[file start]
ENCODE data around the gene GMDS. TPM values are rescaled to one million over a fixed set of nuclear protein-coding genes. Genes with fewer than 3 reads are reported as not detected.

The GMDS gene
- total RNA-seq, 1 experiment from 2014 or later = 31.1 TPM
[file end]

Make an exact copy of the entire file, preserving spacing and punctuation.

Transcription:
ENCODE data around the gene GMDS. TPM values are rescaled to one million over a fixed set of nuclear protein-coding genes. Genes with fewer than 3 reads are reported as not detected.

The GMDS gene
- total RNA-seq, 1 experiment from 2014 or later = 31.1 TPM